So, I lost my debit card. (Again.)
I was in a neighboring town, Vinica, after a long day and the moment I put my card into the machine, my mind went blank. I couldn’t remember my pin.
After a few panicked moments, staring intently at the keypad, I tried four digits. Incorrect. I cocked my head, closed my eyes, and ran through the possible combinations. I tried again. Incorrect.
I turned to my friends and sheepishly explained my plight. Then I tried one more time. Incorrect. The transaction ended, but my card didn’t reappear.
I was thankful for the security feature, but I wanted to put my face up to the tiny camera and say, “It’s okay guys! It’s really me!”
My friends loaned me cash and the next day I called my bank, Stopanska, to report my stupidity. I explained my predicament: the UNIbank ATM ate my card.
They said they’d call me when they knew something.
Three days later, I called again. An irritable man told me not to call them. They would call me.
A week went by and I called again on a Tuesday. This time, they said my card had been recovered. (Yes!!) It’s in Skopje. (Wait, what?) When I explained that Skopje was a nearly three-hour bus ride away, they said they could send it to the closest bank in Kocani. It might even be delivered that afternoon…or maybe the next day. Or possibly Thursday. (Leleee.)
I had a meeting in Skopje on Friday, so I offered to pick it up then. They agreed that was probably the best option. They said absolutely anyone at the main branch would be able to hand off my card. (Foreshadowing.)
I arrived in Skopje with about 100 denars in cash left ($2) and about three hours until my meeting. (I worried this wasn’t enough time.)
I waited in line for a teller for about 25 minutes. At my turn, I handed her my ID and said I was there to pick up my card. But she couldn’t help me.
I had to exit the bank, go up to the next level of the plaza, and then go back in through another entrance. (Oh, of course.) Thirty minutes later, I once more said in Macedonian that I was there to pick up my card.
The man helping me typed with two fingers. I put on my има време (there is time) game face and waited. Type, type, type.
They didn’t have my card. I explained that on Tuesday a Stopanska employee assured me the card was there.
Type, type, type. Nothing on my account. (Sigh.)
He checked a few other places. Deliveries from Kocani. Deliveries from Vinica. He made some calls. Type, type, type.
I retold the whole story. I didn’t know what else to say. His совет (advice): just order a new card. (Sigh again.)
It would be ready next week, but for Kocani delivery, a few days more. (Deep sigh.)
Type, type, type.
Then the phone rang.
“Da? Taka. Da, od UNIbank. Eeeee taka. Dobro. Dobro. Tamu? Ajde. Gotovo. Gotovo.”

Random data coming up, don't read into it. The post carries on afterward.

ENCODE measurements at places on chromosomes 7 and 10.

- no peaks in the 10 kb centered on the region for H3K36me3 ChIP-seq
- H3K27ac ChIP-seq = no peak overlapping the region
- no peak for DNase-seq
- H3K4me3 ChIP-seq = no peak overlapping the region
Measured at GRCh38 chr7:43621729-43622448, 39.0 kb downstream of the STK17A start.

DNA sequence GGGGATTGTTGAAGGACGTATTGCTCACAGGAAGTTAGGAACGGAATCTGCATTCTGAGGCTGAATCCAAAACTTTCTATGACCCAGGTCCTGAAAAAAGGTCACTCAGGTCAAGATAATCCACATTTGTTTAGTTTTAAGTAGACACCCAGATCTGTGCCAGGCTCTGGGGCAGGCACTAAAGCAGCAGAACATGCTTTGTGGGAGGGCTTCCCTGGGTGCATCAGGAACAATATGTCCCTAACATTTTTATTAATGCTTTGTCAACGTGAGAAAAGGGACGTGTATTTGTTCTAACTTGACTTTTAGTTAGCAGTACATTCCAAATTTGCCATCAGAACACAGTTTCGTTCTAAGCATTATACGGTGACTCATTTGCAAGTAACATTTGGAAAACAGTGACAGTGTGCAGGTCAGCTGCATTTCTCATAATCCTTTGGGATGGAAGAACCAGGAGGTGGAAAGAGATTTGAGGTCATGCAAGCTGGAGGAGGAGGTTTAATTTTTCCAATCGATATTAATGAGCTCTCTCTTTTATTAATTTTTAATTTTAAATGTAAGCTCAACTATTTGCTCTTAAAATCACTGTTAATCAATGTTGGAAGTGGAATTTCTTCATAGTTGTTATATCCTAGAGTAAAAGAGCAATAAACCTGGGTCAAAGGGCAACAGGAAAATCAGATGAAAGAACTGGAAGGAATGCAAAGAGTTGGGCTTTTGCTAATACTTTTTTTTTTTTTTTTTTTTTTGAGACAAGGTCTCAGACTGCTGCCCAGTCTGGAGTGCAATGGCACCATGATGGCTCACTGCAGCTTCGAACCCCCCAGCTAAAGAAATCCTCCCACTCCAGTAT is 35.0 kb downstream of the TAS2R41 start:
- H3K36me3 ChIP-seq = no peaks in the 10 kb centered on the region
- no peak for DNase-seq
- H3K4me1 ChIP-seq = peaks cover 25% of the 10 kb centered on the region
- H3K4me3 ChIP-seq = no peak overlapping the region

Yes? Right. Yes, from UNIbank. Ahhh, right. Good. Good. There? Okay. Done. Done.
My ears perked up.
The patient bank attendant explained that he was correct. Stopanska definitely didn’t have my card. BUT it was just down the street at UNIbank and I could pick it up there.
He had no idea why it wasn’t listed on my account, or why no one told me, but тоа е тоа, не ли? (It is what it is, right?)
I said thank you and plodded across the city toward UNIbank.
Cautiously optimistic, I walked up to an attendant and summed up my tale. She asked for my ID. I handed her my special, blue ID card and her eyebrows scrunched.
“Oh, if you aren’t Macedonian, I need your passport.”
(I’ll give you two guesses as to where my passport was, but you’ll only need one.)
I apologized, and in my most sympathy-inducing Macedonian, explained that I was American, but I lived in Macedonia and the ID was government-issued. I said I worked as a teacher in a village outside Kocani and I’d been without my card for two weeks.
I asked if she could simply confirm my card was there. I said please with big, sad eyes.
She smiled. She would check. Then, still turning over my ID in her hands like I was trying to con my way into a nightclub, she asked a colleague to check for my card.
I continued explaining my plight as she searched, reinforcing that my ID was legit. And then I saw my name.
Tamu e! Mojot ime! Tamu! (There it is. My name. There!)
Her colleague said, “Let me just make a call.” And then I waited, sitting with the attendant, who had clearly joined #TeamRebekah.
She asked about volunteering and living here. She said my Macedonian was great. And then our heads cranked to the side as we heard “може.”
They decided to let the passport slide and photocopy my ID instead. I was unabashedly dramatic when she handed my bank card across the desk.
“Zdravo, staro prijatel!” (Hello, old friend.)
After profuse thanks, I walked out the door. I had enough chill to not have a celebratory dance party on the sidewalk, but just barely. After a successful pin entry at the ATM, I did let the dance party happen.
As I retold my harrowing tale of waiting and confusion to a few friends I realized that local language was probably the reason I had my card. I found an ally in the woman at UNIbank speaking in Macedonian about my life here. I also realized that after nearly two years, spending almost two hours tracking down my card wasn’t a big deal.
This is home. And after all, ima vreme (there is time), right?